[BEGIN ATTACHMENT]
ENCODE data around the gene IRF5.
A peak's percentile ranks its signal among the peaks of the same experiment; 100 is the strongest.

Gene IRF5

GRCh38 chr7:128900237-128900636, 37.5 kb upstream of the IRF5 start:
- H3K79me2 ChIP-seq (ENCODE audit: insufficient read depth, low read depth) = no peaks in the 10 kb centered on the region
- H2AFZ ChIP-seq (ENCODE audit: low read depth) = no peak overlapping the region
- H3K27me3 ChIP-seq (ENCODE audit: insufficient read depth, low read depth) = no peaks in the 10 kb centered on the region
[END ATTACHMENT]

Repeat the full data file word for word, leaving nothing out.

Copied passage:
ENCODE data around the gene IRF5.
A peak's percentile ranks its signal among the peaks of the same experiment; 100 is the strongest.

Gene IRF5

GRCh38 chr7:128900237-128900636, 37.5 kb upstream of the IRF5 start:
- H3K79me2 ChIP-seq (ENCODE audit: insufficient read depth, low read depth) = no peaks in the 10 kb centered on the region
- H2AFZ ChIP-seq (ENCODE audit: low read depth) = no peak overlapping the region
- H3K27me3 ChIP-seq (ENCODE audit: insufficient read depth, low read depth) = no peaks in the 10 kb centered on the region